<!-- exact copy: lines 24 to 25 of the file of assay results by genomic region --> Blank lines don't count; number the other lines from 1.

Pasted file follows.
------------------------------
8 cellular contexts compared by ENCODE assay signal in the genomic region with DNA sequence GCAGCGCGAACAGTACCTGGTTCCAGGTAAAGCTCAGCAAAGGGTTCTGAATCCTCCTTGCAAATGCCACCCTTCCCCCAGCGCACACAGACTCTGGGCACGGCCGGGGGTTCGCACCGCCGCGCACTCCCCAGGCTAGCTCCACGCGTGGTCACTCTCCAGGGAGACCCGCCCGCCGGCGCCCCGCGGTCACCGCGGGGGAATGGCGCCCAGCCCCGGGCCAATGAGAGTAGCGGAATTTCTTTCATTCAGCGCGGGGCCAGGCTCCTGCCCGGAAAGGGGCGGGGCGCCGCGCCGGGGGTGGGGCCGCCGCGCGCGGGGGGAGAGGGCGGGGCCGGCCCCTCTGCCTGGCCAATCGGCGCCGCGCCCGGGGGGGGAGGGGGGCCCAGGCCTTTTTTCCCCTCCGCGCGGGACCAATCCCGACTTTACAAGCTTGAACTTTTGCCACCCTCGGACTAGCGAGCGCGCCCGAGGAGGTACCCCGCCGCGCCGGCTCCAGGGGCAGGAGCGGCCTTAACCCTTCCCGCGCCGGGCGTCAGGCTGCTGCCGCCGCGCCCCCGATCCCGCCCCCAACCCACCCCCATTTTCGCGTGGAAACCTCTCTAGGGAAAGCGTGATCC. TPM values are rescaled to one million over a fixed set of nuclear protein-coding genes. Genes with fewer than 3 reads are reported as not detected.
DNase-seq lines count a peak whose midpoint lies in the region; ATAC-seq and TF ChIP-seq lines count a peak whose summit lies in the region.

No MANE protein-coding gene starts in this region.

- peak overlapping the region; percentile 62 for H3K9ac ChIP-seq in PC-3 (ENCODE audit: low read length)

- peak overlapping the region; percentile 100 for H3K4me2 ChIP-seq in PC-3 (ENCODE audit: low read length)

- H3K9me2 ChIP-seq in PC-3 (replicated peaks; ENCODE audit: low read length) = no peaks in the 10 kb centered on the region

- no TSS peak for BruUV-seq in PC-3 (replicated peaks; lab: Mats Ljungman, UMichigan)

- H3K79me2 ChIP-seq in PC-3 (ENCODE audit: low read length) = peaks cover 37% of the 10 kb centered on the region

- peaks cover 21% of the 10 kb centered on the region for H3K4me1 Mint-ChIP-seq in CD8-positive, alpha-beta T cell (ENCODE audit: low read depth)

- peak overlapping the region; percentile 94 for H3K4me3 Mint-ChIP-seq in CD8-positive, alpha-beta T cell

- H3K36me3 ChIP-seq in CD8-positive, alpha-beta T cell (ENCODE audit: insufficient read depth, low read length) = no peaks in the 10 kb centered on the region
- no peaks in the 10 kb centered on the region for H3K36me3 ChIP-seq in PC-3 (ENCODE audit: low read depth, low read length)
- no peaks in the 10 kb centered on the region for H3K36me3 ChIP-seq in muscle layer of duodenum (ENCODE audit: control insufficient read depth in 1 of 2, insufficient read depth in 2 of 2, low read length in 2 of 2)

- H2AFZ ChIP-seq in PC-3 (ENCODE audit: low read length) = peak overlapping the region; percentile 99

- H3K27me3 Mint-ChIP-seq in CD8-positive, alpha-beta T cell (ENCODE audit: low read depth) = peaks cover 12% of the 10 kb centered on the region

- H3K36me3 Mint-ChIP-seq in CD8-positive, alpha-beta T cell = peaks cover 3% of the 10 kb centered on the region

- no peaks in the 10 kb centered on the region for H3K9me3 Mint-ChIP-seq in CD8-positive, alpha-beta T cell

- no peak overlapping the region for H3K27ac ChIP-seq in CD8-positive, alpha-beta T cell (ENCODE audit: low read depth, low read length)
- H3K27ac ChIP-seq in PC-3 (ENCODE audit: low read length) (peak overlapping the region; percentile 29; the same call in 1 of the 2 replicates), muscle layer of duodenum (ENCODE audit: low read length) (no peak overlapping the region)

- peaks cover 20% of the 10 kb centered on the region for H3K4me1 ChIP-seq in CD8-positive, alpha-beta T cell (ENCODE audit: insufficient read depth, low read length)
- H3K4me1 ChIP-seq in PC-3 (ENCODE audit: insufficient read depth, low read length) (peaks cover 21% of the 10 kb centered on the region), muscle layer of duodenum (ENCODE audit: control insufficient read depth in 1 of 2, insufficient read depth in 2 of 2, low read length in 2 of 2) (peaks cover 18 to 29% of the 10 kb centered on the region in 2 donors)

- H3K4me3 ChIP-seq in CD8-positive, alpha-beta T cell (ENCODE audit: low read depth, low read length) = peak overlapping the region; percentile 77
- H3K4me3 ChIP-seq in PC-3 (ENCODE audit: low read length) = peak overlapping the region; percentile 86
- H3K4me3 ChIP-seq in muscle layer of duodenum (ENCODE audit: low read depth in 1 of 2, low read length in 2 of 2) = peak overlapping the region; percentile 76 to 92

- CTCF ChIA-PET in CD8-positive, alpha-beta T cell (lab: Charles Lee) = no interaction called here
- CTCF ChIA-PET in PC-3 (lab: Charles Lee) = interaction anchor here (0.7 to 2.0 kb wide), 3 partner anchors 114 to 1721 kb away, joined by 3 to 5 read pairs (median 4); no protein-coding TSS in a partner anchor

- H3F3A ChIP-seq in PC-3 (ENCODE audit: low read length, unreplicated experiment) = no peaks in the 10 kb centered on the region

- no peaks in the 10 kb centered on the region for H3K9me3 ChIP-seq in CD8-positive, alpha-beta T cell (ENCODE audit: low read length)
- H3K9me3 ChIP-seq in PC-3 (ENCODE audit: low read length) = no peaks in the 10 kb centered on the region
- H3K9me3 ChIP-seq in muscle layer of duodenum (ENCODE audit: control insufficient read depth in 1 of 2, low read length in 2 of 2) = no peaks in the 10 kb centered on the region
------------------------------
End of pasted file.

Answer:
- H3K4me3 ChIP-seq in muscle layer of duodenum (ENCODE audit: low read depth in 1 of 2, low read length in 2 of 2) = peak overlapping the region; percentile 76 to 92

- CTCF ChIA-PET in CD8-positive, alpha-beta T cell (lab: Charles Lee) = no interaction called here